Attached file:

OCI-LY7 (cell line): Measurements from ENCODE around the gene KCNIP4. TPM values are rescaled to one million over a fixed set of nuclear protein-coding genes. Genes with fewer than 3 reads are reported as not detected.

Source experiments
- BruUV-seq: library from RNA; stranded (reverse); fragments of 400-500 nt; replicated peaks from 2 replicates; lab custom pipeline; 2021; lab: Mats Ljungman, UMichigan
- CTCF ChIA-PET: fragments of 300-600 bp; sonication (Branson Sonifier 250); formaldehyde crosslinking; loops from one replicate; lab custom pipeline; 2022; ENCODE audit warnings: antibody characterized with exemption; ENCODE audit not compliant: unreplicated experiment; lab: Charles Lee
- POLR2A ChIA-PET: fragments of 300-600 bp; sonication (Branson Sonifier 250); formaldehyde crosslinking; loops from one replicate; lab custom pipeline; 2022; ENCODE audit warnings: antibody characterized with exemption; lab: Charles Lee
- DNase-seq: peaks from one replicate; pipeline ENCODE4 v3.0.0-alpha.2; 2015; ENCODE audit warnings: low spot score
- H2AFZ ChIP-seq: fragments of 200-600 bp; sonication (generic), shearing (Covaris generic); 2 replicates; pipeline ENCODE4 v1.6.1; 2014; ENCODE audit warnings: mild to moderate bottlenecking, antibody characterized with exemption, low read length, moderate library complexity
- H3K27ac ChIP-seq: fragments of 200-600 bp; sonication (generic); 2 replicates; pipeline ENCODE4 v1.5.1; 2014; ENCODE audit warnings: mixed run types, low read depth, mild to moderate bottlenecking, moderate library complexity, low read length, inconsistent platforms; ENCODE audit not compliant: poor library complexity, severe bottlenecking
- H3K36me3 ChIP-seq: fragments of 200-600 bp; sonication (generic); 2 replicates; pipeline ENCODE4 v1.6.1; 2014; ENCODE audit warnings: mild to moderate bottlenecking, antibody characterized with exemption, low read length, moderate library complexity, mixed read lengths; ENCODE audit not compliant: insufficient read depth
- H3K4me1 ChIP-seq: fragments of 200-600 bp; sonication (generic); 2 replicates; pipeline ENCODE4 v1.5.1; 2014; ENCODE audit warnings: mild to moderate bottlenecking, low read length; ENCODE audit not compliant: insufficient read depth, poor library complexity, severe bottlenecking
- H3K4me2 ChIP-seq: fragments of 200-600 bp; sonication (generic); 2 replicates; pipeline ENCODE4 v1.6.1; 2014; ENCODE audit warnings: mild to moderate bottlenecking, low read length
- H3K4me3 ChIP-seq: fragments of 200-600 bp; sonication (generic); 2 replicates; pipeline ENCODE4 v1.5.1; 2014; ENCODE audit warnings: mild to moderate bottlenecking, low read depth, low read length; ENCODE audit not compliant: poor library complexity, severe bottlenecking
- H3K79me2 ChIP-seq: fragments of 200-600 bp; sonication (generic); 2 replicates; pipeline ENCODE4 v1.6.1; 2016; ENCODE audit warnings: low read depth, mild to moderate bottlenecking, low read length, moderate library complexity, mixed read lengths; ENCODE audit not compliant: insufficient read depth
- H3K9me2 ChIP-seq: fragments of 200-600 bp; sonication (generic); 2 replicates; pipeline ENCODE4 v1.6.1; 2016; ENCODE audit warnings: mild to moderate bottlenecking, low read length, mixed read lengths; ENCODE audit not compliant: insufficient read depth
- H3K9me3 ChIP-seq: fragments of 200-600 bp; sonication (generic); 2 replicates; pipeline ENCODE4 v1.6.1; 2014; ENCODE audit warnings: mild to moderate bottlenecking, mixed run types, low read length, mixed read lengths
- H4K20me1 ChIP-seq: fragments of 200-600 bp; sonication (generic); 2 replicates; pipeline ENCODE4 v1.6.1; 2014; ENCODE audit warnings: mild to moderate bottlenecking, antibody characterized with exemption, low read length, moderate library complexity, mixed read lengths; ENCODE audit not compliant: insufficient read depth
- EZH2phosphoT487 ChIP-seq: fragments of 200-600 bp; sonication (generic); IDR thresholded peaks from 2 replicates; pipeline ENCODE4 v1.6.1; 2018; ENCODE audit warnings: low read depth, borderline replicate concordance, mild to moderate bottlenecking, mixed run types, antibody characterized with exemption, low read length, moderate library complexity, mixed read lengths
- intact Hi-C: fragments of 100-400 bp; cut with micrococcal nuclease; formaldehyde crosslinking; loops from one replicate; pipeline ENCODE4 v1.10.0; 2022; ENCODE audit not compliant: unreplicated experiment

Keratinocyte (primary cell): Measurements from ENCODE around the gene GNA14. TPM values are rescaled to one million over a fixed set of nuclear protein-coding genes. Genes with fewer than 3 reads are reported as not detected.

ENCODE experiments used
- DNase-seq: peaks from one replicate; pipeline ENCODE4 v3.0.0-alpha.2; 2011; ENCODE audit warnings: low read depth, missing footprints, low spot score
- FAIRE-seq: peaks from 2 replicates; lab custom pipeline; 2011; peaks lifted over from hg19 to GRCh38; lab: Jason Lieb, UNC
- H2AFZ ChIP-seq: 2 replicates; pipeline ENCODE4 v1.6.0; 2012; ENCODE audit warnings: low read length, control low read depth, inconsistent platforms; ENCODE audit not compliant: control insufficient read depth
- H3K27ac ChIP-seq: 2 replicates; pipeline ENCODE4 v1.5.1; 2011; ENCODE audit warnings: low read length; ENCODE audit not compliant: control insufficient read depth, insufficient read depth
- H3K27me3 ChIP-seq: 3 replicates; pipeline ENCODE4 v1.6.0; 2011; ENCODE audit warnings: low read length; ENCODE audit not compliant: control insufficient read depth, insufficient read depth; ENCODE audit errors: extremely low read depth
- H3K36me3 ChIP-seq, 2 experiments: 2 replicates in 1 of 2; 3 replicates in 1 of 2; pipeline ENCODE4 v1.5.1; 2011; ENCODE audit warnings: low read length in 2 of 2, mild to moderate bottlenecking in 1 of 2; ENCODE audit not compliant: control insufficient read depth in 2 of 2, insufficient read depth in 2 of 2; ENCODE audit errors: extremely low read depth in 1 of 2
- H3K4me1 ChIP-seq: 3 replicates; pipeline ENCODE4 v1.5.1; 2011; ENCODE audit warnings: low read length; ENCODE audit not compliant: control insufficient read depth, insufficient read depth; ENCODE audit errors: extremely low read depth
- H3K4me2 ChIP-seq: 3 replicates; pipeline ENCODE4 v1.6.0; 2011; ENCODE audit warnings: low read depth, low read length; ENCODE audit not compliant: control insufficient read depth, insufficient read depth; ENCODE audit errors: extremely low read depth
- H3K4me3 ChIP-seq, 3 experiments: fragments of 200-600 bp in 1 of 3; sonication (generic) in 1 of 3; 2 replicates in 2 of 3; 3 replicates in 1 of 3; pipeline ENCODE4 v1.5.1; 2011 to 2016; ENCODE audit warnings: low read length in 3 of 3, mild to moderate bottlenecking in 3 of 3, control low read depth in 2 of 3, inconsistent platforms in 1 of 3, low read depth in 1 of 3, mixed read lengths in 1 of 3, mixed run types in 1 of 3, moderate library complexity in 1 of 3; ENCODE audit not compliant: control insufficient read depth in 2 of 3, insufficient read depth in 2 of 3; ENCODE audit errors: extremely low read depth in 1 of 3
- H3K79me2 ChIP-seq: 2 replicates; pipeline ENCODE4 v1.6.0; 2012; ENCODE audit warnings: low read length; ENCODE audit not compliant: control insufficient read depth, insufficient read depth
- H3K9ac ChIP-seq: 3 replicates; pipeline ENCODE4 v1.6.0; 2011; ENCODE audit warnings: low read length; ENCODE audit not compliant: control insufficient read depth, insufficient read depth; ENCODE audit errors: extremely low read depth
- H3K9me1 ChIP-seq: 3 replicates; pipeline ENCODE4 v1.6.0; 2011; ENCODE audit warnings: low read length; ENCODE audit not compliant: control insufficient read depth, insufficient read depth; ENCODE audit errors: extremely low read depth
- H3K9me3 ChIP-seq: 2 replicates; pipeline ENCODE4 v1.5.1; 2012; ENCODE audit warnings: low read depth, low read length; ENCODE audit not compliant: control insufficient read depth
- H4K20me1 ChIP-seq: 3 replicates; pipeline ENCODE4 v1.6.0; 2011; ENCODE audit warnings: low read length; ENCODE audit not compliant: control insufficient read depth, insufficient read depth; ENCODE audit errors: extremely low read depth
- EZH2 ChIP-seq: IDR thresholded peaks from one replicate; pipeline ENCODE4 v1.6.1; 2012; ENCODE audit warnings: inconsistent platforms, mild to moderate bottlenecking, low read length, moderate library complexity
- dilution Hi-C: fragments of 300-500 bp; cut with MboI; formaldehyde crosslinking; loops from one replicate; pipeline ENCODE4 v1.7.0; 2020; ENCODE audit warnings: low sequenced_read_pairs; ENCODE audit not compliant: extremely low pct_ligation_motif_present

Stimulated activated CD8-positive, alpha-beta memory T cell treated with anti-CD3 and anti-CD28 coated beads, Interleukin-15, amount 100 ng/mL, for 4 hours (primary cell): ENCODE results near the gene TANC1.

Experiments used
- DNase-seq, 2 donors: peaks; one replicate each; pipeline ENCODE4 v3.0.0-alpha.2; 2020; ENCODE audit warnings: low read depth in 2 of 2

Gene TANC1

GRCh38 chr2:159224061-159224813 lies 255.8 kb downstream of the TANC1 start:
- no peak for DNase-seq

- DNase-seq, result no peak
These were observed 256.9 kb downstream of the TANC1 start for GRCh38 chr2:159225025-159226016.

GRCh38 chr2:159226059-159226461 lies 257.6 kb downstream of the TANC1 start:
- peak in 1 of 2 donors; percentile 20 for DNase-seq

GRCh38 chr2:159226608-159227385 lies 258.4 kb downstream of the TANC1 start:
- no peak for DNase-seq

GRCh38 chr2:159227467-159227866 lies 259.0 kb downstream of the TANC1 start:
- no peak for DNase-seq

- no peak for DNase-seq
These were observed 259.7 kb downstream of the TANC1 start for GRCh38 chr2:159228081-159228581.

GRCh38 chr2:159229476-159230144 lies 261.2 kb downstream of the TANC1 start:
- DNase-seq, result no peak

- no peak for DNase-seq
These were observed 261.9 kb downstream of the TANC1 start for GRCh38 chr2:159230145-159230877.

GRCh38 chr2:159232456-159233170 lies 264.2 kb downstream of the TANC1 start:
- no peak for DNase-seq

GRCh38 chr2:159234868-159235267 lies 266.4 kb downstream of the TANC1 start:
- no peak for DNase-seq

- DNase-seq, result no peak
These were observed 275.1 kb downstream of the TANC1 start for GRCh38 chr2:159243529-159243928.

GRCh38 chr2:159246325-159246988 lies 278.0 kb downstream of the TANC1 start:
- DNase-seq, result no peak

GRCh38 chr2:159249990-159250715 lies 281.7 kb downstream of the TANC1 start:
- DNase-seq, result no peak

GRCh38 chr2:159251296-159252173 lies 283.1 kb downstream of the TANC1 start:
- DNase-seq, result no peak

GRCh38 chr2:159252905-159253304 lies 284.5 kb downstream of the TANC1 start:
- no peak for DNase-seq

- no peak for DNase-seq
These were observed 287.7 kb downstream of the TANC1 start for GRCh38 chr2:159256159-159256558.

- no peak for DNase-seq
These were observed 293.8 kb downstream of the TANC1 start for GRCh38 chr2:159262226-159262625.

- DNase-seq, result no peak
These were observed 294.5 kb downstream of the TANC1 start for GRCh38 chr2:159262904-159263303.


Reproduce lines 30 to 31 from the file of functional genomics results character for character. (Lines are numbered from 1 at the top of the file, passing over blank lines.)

- H3K79me2 ChIP-seq: 2 replicates; pipeline ENCODE4 v1.6.0; 2012; ENCODE audit warnings: low read length; ENCODE audit not compliant: control insufficient read depth, insufficient read depth
- H3K9ac ChIP-seq: 3 replicates; pipeline ENCODE4 v1.6.0; 2011; ENCODE audit warnings: low read length; ENCODE audit not compliant: control insufficient read depth, insufficient read depth; ENCODE audit errors: extremely low read depth